This article is more than 1 year old
Debunking Jimbo: Slippery Google tries to evade European privacy
'It'll be real bad for news sites', when we pay the legal bills. Er, hang on?
What's the equivalent of Godwin's Law, but for China not Nazi Germany?
Wales: Without question. Without question.
Y'know I've never seen something like this from um, Western democracies. From democracies, generally. We have the same kind of rules that apply in er, er China. Google is not allowed to link to certain things in China.
Here Wales compares Europe’s balanced ruling - which must include freedom of expression - to the authoritarian censorship in China. Hysterical much, Jimbo? It’s actually a comparison many Europeans find distasteful - particularly since genuine repression and state censorship - from, for example, the STASI - is a living memory.
Wales: I believe Google's most likely response is going to be very transparent. I'm going to encourage them to be very transparent about what they are no longer linking to. Um. Which is what they do with, y'know, they share certain things with the site Chilling Effects, and so on.
When Google removes a link because of a copyright notice - something it originally said it couldn’t do, just as in this case - it provides an indirect link instead. However it's highly unlikely that Google can legally publish a direct link to information in this way: it still constitutes a link. Wales hasn’t thought it through.
But hold on. Marr wants to believe The Internet Is Broken - and he isn’t going to give up.
Marr: What is this going do to the price of the internet? If companies are going to spend more time sort of censoring and removing things and engaging in legal battles as seems inevitable?
Wales: It's not just a matter of the internet companies and the costs associated with that. We also have to be concerned with newspapers, who now find that Google will not link to certain stories if they're scared about it. And they're going to have to go through a legal process. Newspapers are financially in dire straits all the time anyway. Given the fragility of the free press, I think we should really step back and take another look.
The ruling clearly doesn’t apply to newspapers, who have a journalistic exemption. And indeed, if people stop bothering news sites to get their name's Google search results cleaned up and start bothering Google instead, that will be a good thing for news operations*. But Wales wants newspaper editors to think they’ll lose money.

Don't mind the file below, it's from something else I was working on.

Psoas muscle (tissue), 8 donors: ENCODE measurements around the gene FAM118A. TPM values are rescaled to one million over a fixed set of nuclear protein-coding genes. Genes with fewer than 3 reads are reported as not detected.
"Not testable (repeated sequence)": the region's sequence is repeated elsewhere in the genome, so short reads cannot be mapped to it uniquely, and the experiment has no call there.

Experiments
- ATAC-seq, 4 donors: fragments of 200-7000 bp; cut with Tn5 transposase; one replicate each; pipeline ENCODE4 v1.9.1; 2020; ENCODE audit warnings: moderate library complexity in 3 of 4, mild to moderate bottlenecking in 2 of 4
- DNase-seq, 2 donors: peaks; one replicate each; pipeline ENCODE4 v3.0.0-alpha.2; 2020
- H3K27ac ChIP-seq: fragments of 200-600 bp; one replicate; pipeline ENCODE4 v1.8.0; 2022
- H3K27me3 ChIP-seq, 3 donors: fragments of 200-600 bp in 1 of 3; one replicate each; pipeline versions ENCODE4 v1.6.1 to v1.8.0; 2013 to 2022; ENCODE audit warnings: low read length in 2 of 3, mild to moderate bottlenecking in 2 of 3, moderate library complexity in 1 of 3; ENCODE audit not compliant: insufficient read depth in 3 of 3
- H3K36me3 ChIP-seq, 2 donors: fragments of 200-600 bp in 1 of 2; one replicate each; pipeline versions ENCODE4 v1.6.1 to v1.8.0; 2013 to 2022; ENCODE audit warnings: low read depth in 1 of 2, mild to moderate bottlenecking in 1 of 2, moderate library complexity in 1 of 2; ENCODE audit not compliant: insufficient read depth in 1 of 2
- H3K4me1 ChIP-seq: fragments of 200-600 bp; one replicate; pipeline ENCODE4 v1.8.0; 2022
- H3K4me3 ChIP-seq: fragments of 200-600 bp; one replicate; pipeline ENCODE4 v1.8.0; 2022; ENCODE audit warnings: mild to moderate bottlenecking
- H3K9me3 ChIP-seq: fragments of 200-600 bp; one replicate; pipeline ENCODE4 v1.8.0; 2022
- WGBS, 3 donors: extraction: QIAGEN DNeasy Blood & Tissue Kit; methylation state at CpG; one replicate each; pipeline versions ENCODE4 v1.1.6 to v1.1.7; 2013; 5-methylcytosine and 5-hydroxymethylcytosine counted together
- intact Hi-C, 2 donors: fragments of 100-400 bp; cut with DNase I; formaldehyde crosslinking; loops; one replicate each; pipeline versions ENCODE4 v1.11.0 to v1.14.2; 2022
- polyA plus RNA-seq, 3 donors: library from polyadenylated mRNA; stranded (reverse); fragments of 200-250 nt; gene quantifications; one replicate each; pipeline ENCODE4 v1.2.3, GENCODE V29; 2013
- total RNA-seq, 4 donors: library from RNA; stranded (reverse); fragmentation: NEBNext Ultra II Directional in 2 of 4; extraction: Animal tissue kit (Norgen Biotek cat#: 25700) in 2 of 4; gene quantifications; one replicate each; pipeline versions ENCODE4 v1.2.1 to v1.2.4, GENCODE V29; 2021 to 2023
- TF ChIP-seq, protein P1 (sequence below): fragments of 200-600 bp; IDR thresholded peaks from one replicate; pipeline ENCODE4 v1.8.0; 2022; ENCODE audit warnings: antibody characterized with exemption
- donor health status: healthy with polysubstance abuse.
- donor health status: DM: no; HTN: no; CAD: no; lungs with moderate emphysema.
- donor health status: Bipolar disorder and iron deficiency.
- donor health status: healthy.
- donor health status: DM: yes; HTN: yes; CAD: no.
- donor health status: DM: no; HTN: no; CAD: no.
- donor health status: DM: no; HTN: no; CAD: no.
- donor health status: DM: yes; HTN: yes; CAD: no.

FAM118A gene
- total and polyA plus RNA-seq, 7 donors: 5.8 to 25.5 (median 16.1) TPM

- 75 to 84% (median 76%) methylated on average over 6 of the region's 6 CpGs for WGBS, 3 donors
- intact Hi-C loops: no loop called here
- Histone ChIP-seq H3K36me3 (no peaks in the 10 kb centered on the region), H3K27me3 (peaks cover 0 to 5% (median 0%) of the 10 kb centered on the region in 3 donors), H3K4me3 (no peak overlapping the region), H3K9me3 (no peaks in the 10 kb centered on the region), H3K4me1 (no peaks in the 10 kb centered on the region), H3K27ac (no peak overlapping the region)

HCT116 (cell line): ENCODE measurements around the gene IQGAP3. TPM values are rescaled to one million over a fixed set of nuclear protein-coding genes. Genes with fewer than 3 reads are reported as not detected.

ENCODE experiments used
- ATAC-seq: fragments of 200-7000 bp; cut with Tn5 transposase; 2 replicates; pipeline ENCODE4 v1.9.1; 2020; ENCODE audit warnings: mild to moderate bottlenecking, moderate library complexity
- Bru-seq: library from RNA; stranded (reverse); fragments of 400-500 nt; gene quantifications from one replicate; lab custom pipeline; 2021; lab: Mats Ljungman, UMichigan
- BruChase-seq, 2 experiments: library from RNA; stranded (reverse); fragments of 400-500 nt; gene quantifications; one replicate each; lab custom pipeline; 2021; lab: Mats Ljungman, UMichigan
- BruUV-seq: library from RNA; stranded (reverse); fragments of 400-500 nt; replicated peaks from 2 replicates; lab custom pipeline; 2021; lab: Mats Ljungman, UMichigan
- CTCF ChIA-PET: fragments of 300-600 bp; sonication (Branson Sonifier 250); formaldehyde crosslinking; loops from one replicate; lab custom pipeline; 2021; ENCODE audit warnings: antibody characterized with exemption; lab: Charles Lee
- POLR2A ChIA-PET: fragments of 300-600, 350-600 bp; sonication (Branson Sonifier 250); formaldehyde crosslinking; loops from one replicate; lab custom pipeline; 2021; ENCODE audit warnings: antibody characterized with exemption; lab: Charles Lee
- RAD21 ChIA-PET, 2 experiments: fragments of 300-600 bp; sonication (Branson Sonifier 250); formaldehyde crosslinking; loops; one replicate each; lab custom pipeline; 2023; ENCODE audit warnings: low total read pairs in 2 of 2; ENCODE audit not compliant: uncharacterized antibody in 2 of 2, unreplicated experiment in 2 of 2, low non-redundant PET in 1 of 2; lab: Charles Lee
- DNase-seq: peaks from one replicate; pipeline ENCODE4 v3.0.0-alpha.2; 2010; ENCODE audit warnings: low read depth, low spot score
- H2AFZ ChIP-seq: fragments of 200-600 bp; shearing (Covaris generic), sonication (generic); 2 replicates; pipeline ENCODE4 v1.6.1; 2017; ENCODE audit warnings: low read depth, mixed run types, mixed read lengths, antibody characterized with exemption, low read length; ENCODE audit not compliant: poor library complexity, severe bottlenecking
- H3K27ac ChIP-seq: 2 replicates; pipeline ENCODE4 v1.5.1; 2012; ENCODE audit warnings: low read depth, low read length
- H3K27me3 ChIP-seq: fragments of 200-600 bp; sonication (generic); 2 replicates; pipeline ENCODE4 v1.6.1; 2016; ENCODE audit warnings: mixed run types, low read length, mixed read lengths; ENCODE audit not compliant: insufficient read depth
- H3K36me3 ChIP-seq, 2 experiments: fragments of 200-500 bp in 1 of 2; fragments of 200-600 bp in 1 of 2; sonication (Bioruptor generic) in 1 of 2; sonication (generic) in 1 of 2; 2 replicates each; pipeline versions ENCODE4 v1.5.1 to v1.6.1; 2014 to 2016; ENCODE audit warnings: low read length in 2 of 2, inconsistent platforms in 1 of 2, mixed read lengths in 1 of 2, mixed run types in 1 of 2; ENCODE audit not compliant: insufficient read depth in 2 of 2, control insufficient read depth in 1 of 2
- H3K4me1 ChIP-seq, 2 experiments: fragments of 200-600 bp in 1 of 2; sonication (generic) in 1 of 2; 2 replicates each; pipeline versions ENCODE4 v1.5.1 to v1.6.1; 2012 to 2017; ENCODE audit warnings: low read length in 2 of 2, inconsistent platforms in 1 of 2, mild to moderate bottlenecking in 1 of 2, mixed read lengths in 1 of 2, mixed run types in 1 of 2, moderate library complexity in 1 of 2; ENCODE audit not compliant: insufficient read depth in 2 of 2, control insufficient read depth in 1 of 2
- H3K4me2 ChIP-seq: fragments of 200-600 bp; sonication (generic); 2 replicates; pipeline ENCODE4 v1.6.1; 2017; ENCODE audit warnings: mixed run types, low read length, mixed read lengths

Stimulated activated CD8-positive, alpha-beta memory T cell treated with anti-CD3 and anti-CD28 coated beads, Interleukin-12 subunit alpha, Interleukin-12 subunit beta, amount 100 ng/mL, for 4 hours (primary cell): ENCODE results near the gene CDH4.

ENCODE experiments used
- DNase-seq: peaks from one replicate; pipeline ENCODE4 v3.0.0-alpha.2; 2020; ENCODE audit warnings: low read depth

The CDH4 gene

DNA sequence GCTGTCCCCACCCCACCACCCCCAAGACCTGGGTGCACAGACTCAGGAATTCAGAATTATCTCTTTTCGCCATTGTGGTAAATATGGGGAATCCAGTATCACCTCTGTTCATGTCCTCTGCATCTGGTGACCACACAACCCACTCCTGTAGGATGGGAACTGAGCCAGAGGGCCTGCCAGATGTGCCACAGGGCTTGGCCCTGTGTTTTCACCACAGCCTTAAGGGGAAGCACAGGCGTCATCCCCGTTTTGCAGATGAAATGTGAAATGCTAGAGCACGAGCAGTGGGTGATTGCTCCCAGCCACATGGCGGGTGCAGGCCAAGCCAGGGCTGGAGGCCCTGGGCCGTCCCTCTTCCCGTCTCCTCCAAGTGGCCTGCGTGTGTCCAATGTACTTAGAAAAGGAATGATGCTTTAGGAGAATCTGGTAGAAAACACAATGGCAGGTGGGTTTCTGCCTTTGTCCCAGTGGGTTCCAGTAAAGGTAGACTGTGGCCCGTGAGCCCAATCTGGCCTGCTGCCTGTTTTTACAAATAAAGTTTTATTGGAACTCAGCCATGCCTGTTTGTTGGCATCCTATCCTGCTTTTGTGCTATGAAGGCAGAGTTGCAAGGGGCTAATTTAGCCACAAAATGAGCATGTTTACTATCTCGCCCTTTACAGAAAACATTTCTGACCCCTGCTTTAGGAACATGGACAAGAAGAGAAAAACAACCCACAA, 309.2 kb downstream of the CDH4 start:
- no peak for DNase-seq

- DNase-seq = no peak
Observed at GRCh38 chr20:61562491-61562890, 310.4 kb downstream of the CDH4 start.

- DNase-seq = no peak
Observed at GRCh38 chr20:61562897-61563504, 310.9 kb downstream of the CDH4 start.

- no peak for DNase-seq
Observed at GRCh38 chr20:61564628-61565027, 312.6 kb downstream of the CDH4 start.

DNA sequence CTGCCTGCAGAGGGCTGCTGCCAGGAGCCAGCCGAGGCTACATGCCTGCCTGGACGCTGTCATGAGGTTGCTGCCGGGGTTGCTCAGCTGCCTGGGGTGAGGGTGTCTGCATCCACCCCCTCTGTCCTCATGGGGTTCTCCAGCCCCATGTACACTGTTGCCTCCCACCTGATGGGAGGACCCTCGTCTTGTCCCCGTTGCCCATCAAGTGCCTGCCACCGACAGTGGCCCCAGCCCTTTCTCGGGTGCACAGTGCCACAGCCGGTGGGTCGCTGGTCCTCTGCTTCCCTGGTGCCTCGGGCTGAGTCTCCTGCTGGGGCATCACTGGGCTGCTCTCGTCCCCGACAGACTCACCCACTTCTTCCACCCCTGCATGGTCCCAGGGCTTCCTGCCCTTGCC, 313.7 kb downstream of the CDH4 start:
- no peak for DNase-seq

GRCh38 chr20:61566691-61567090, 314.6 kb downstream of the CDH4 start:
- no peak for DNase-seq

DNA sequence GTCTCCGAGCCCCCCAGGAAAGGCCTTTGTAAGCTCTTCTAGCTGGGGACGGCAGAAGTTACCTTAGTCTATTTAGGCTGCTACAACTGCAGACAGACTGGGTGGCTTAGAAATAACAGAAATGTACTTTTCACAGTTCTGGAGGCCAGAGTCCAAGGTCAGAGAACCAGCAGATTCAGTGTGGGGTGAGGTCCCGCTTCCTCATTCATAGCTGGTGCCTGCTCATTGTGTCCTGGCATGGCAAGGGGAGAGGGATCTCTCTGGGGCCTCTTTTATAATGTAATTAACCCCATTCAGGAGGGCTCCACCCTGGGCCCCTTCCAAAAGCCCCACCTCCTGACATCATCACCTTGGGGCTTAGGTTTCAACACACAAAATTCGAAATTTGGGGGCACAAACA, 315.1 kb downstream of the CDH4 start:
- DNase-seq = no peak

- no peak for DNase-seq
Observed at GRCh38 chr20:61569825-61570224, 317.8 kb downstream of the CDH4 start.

Marr: Do you think this is workable, this attempt to seize power over the internet?
Wales: No, I don't think so. Because for one thing it only applies in Europe, but the internet is inherently global. When Google censors search results in China, they used to, they don't any more because they withdrew from China ... There are many many search engines who don't have any presence in Europe and won't abide by these rules in Europe.
There are more reasonable viewpoints out there. In the FT, Robert Shrimsley raised the example of “slut-shaming”, the Slane Girl case, who can easily be identified from photographs after an indiscretion was photographed at a pop festival. “People do stupid things and few merit perpetual global humiliation”.
Writing in the San Jose Mercury, Michael Fertik explained the process in detail - anticipating many of the points Wales made ten days later. He concluded:
"What's really at stake here is power: whether we believe that we, in this digital age where information lasts forever, should have some measure of agency or if we should cede our power entirely to the machine. I’m with the court: Human dignity is important, precious and deserves legal standing.”
Unfortunately such views were not reflected in Jimbo and Marr's one-sided discussion. And it's particularly odd that Marr, who has used European law to take out a "super-injunction" protecting his own privacy, should now forget the value of privacy rights to people slightly less wealthy than himself.
As Shrimsley reminded us, Google "is led by people who resist restraints on the web and have little regard for privacy. It has a smart lobbying operation and believes the appeal of its technology will protect it from lawmakers.”
Marr concluded by thanking Wales for Wikipedia - "which you created, and which changed the world”. ®
* We know this from personal experience at The Register, where we routinely receive everything from grovelling pleas to legal or even violent threats aimed at getting one of our articles removed so that it will in due course disappear from a Google search of somebody's name. It will be nice when Google has to lawyer up rather than us, since we did the work of finding and publishing the information in the first place and all they did was put ads next to a clip of it. - Ed